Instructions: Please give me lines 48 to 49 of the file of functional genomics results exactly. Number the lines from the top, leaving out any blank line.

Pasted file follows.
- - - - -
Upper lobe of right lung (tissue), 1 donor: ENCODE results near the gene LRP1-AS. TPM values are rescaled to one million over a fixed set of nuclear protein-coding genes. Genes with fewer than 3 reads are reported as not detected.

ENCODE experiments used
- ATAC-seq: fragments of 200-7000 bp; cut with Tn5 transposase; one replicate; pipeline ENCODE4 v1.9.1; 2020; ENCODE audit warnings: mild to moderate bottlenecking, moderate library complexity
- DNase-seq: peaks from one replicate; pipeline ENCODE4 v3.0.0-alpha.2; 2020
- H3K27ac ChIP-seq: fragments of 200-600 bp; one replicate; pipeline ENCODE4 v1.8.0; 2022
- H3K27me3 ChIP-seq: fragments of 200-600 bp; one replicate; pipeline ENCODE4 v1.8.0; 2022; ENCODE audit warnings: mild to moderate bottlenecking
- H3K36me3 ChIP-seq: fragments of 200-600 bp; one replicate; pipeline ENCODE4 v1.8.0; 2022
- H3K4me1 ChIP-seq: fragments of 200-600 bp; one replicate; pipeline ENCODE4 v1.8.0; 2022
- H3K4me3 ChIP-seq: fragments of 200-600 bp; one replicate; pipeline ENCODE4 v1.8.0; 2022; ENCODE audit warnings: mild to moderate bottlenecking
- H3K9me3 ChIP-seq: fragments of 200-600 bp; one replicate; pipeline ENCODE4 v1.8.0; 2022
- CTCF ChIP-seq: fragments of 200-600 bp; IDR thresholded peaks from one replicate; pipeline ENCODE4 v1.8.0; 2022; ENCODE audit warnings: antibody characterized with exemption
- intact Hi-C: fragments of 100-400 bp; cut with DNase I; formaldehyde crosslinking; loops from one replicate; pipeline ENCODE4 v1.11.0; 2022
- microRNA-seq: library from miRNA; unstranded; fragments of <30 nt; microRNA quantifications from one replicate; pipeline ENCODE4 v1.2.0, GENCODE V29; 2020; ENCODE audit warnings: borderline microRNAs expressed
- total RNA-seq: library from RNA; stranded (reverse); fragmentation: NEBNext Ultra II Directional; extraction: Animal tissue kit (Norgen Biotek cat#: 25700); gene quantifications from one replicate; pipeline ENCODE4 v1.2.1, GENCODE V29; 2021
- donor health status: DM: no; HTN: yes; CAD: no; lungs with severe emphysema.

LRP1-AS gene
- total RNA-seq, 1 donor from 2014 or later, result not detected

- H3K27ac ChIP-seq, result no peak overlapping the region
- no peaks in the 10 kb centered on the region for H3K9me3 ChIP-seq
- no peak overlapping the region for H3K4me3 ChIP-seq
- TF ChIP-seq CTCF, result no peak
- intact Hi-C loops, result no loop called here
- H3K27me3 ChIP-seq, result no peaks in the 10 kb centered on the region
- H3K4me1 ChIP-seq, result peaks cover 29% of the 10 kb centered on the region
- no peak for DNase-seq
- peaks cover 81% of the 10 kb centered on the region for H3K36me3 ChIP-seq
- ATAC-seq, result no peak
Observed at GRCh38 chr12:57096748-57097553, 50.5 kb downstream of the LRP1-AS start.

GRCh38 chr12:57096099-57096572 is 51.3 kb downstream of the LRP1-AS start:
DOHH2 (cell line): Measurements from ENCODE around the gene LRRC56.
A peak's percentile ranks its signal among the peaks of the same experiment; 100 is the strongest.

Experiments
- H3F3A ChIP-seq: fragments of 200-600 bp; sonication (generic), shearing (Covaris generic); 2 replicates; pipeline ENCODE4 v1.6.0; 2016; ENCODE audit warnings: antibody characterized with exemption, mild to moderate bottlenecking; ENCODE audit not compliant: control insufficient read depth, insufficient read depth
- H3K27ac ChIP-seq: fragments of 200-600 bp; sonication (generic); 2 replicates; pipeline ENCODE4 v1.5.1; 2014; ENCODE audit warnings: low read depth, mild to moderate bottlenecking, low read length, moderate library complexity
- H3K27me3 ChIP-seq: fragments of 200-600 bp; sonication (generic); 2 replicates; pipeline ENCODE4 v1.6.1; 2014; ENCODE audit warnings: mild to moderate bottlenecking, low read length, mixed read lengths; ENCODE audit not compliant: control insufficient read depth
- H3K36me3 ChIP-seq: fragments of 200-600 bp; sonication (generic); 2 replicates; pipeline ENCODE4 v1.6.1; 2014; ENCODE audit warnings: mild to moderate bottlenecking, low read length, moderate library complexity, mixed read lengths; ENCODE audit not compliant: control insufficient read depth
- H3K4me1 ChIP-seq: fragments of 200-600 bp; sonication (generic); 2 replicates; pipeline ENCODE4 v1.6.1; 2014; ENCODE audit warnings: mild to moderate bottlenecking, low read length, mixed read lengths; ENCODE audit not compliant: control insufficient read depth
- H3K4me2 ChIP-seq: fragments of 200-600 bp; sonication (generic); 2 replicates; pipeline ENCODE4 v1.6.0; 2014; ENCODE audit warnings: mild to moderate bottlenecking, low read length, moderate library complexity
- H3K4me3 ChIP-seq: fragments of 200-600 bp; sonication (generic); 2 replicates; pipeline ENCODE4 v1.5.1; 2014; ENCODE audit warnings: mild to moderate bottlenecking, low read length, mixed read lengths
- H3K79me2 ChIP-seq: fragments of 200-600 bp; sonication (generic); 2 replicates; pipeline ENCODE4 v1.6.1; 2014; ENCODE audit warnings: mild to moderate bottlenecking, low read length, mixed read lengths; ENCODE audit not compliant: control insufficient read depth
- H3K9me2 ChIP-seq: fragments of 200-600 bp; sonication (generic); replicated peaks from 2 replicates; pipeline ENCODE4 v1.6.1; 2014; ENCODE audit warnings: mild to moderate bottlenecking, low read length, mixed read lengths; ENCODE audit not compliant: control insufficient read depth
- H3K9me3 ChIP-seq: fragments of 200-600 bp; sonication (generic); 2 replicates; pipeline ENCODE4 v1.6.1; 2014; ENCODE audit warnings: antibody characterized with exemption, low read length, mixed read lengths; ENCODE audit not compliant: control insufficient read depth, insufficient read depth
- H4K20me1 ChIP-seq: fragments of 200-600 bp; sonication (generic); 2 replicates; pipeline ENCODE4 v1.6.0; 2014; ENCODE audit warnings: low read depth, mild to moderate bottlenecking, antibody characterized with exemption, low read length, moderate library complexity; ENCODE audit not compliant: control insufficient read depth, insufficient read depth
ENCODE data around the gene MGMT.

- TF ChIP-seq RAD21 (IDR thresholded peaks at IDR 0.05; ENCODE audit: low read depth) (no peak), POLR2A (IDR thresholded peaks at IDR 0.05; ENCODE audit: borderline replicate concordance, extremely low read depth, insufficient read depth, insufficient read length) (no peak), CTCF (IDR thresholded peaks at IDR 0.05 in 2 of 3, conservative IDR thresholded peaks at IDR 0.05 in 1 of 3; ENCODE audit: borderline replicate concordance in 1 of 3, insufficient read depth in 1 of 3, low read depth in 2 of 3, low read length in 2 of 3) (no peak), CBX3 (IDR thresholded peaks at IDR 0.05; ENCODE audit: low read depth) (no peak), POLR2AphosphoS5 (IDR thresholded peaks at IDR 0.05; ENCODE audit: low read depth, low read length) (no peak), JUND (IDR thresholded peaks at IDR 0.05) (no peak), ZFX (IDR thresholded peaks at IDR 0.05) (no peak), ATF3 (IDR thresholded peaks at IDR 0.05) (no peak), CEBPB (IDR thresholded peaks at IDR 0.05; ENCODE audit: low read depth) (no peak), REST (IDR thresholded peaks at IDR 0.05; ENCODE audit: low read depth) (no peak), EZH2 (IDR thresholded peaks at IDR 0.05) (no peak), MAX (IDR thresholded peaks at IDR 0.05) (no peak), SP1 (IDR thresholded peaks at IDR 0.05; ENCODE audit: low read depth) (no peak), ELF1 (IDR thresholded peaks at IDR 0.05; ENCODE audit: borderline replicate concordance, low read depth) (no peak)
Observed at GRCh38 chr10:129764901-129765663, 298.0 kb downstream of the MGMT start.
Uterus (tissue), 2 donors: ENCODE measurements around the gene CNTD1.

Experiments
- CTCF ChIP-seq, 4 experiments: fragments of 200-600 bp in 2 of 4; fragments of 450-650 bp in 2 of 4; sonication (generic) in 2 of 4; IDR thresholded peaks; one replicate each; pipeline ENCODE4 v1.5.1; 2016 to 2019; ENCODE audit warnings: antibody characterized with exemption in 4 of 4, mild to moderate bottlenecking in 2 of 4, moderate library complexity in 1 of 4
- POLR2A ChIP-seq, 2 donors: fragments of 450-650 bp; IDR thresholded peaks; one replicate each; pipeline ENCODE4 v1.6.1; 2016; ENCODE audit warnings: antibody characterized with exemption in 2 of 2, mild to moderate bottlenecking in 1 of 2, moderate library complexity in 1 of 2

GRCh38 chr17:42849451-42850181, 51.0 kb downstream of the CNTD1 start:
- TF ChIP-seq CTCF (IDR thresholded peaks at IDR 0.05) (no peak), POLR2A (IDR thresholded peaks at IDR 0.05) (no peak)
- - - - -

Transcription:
Experiments
- CTCF ChIP-seq, 4 experiments: fragments of 200-600 bp in 2 of 4; fragments of 450-650 bp in 2 of 4; sonication (generic) in 2 of 4; IDR thresholded peaks; one replicate each; pipeline ENCODE4 v1.5.1; 2016 to 2019; ENCODE audit warnings: antibody characterized with exemption in 4 of 4, mild to moderate bottlenecking in 2 of 4, moderate library complexity in 1 of 4